Thursday, July 29, 2010

A Good Phone

People around the web and everywhere for that matter talk about their phones being 'good' or in most cases not being all that good. So what exactly is the GQ? (Goodness Quotient, if you havent guessed it yet) For starters, GQ as you would expect has a different meaning for almost all individuals. But if we concentrate on the smartphone sphere, the goodness of a phone is defined by the following factors:

1. The form factor - like it or not, the form factor is undoubtedly the most important criteria for people buying a new phone. No one likes an ugly device. This partially explains the success of the iPhone, the amazing form factor.

2. User Interface - abbreviated as UI, this is more or less what makes or breaks a phone. Symbian most say (except for fanboys of course) has the least attractive UI, and android (with sense UI from HTC) and the iOS are generally considered among the best. The others like Maemo and Meego, although not exactly new platforms, but havent been mainstream OSes so far. Nonetheless, UI isnt really their forte.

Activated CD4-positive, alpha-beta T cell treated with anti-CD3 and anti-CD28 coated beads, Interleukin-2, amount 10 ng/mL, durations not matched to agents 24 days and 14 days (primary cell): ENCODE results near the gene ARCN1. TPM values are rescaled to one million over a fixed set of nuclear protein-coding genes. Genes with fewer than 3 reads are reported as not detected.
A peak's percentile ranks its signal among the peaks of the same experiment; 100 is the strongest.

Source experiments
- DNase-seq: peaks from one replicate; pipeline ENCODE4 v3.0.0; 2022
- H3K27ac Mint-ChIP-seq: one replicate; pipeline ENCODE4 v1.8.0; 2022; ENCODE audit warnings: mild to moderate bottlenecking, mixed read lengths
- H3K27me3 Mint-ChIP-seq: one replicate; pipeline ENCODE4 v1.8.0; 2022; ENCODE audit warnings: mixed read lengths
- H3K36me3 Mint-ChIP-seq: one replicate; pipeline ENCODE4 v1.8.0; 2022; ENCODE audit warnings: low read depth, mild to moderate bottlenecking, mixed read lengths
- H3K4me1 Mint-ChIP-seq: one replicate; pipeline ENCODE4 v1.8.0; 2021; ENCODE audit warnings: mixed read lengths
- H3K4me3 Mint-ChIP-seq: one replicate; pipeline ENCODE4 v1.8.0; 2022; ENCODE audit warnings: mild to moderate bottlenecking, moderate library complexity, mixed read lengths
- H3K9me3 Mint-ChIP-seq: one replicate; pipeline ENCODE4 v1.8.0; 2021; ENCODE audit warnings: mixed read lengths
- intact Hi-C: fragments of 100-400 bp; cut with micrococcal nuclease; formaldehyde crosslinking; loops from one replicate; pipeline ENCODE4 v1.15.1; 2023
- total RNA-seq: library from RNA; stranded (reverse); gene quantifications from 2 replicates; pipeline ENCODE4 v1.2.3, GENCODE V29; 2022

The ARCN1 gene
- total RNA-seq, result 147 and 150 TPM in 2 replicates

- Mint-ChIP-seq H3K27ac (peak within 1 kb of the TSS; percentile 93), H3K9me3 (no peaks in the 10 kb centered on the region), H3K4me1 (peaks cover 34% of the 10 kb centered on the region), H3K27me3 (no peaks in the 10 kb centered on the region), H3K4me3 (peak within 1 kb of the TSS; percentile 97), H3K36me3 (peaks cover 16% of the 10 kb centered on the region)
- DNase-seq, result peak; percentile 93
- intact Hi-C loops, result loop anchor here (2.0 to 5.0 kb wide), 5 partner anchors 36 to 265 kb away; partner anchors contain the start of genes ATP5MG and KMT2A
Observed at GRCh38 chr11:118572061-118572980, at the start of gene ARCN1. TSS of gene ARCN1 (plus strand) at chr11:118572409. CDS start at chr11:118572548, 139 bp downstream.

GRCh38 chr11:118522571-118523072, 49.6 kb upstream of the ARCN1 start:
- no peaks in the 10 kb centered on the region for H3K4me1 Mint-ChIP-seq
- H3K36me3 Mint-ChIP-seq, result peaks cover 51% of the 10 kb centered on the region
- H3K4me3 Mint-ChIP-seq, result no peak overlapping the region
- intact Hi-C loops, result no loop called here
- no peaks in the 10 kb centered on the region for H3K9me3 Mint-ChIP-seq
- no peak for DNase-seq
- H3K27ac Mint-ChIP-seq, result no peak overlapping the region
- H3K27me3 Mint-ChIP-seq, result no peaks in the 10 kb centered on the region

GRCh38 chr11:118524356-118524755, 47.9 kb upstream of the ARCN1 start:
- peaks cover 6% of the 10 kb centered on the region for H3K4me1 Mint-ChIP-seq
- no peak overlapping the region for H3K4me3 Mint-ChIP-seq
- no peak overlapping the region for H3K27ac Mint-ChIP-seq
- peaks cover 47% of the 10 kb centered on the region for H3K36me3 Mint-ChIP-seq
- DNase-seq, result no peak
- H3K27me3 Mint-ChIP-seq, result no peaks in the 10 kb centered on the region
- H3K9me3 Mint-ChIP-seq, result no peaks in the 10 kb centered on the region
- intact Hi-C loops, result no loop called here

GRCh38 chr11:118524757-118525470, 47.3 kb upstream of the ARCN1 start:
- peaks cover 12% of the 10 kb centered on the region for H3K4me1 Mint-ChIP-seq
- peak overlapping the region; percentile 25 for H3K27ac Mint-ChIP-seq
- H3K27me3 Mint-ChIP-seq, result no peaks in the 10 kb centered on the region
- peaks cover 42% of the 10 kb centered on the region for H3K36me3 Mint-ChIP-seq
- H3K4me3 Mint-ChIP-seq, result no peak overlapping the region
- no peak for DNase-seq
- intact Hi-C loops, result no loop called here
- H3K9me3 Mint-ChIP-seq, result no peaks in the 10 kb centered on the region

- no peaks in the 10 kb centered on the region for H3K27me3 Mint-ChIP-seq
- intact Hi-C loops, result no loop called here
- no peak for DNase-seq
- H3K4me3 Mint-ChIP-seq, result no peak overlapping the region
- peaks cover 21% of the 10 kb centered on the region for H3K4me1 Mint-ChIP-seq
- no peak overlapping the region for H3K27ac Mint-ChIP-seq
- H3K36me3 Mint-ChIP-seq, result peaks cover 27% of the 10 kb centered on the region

3. Whats 'inside' - the processor, the RAM, the memory capabilities, etc. This is where android wins hands down more or less. Why? Well, the high end phones have a processing speed of 1GHz and RAM of 512MB. With a GPU (graphics processing unit), thats a killer deal. Sure the iPhone 4 has almost the same specs, but its sort of rendered redundant thanks to its severly restricted multitasking abilities.

4. Apps - applications are what smartphones are made for. And unless there's a plethora of apps to choose from, using a smartphone doesnt make much sense. The android market and the apple app store and legendary in this regard, with Nokia's Ovi Store coming a very distant third.

There you go, the next time you buy a smartphone make sure its a 'good' one and scores high on your GQ levels.

Claimer: these are my opinions so dont expect them to be universally accepted truth.

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